Pedagogy

A Christian psychology, pedagogy, and anthropology

"In 1893 Lemkes writes a letter to Abraham Kuyper, requesting that Dr. Kuyper take up the challenge of writing a study of Christian psychology, particularly with the purpose of articulating a Christian anthropology (or doctrine of the human person) as it relates to questions of pedagogy, or educational method and philosophy." - Acton

215 reads

Mistakes Bible Teachers Make: Application Problems, Part 2

Read Part 1.

Why did God choose to use preaching and teaching in the life of the church? Having given us the Scriptures, why did He not simply command us to read them together? After all, the only words uttered in a church gathering that are guaranteed to be perfect every time are those read straight from Holy Writ.

The answer has multiple parts. For one, preaching and teaching ministry is—like all other ministries in the church—an opportunity to be part of what God is doing among His people. For another, the ministry of the Word communicates what is written through the vehicle of a person and a life. He is speaking in the context of that life and also in the context of his relationship to his hearers.

But one huge reason we preach and teach rather than simply read Scripture is application. God’s people are edified by the connections we teachers help them make between what is written and the choices they face in life every day.

1149 reads

Mistakes Bible Teachers Make - Ineffective Questions

Teaching the Bible in a relatively small, somewhat informal setting provides unique advantages and blessing for both students and teachers. The spontaneity and interaction can often turn the class into a collaborative effort to edify and encourage one another, and no matter how high his level of expertise, the teacher is often edified as much as anyone else.

But there are many ways to reduce the effectiveness of this teaching format. Well-intentioned teachers can easily discourage participation, focus, and thoughtful engagement—in some cases to the point that everyone is discouraged and frustrated rather than built-up and refueled.

We’ll consider some common mistakes teachers make with this kind of teaching, focusing for now on question-related problems.

4113 reads

10 Lessons on Teaching from the Experiences of Students, Part 2

In the first article we looked at the first five of ten lessons learned from fifteen students at the University of Illinois at Urbana-Champaign, who wrote a response to published essays in the New York Times and Slate, which focused on approaches to lecturing. Now we look at the last five.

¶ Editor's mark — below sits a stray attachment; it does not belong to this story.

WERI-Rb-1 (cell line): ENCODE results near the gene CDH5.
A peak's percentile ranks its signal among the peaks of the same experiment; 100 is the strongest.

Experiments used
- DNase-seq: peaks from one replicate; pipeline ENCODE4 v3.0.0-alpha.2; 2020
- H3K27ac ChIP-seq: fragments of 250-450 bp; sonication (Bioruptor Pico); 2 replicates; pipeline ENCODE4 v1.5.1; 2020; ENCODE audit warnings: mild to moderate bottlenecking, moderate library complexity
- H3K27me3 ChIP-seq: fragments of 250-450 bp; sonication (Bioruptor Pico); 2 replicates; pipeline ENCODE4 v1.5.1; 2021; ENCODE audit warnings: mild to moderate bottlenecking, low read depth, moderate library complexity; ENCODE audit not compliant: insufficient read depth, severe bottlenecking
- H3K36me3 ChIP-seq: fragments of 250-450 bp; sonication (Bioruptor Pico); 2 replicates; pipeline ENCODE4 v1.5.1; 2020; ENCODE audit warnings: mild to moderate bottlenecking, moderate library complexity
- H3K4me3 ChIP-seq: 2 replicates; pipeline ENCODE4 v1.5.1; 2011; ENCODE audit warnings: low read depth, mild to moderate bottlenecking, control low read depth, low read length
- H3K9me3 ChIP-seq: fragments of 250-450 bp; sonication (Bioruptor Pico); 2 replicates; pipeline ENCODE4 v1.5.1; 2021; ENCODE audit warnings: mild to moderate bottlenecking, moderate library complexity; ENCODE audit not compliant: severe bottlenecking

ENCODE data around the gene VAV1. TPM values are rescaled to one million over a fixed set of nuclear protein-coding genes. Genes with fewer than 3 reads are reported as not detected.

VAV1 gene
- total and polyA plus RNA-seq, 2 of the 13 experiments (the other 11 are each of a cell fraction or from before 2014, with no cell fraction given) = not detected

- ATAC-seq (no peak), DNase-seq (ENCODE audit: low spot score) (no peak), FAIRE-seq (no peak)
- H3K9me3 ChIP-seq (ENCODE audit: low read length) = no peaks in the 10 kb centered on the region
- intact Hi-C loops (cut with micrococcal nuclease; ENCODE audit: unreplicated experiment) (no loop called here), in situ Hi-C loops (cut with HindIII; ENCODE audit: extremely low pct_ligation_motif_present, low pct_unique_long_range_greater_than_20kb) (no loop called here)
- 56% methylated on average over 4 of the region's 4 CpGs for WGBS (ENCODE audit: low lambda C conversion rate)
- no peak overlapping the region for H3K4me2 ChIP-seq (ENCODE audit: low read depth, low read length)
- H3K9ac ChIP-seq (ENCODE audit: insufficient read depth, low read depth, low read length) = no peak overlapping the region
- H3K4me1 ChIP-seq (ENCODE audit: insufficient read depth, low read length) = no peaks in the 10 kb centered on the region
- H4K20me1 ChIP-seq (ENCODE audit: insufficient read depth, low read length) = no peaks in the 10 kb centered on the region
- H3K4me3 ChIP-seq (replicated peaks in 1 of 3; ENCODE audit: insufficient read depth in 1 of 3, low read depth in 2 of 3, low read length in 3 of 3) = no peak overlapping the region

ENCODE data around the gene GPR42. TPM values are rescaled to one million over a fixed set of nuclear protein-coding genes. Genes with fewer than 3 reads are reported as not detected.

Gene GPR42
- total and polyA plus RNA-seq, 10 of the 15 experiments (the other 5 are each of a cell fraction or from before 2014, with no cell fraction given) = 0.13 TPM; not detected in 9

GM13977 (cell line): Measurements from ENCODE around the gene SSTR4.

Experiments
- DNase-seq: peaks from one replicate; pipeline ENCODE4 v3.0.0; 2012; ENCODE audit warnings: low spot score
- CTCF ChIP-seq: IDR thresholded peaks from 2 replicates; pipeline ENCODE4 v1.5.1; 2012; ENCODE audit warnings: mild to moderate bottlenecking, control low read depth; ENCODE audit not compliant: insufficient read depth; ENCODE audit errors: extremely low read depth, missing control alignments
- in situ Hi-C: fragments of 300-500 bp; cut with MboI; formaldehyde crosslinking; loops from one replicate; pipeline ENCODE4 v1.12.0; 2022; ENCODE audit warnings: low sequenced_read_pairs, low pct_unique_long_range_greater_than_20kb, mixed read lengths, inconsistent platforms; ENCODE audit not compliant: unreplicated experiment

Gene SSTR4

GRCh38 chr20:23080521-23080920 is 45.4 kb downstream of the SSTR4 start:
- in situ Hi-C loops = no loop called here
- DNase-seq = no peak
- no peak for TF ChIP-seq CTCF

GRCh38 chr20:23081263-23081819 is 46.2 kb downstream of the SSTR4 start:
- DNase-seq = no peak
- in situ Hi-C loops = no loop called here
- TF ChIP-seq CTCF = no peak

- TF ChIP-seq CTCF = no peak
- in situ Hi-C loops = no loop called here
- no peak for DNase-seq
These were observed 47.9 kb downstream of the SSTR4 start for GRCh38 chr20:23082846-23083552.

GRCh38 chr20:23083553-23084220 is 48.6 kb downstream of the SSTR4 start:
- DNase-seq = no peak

6. Teachers and Administration Must Be Accountable

Students: “We expect to be held accountable, but we would hold our professors accountable as well.”

2015 was a tough year for the University of Missouri. With escalating racial tension, student protests began, culminating in a strike by the entire football team. By that time, the call was for the president’s resignation, as it was perceived by many that he hadn’t done enough to address the racial divide. By that time, even the president seemed to see no other feasible resolution. On November 9th, he resigned, highlighting a major failure at multiple levels in the university’s administration and student body.

1091 reads

10 Lessons on Teaching, from the Experiences of Students - Part 1

Recently at the University of Illinois at Urbana-Champaign, fifteen students in a writing course taught by Professor Catherine Prendergast wrote a response to published essays in the New York Times and Slate, which focused on approaches to lecturing.

The response of these students is enlightening especially for those who would be effective teachers and communicators. I observe (at least) 10 lessons from their brief letter that are helpful not just for those who are delivering education in the classroom, but also for those in leadership and administration.

“[I]t is not good for a person to be without knowledge, and he who hurries his footsteps errs ” (Proverbs 19:2).

2594 reads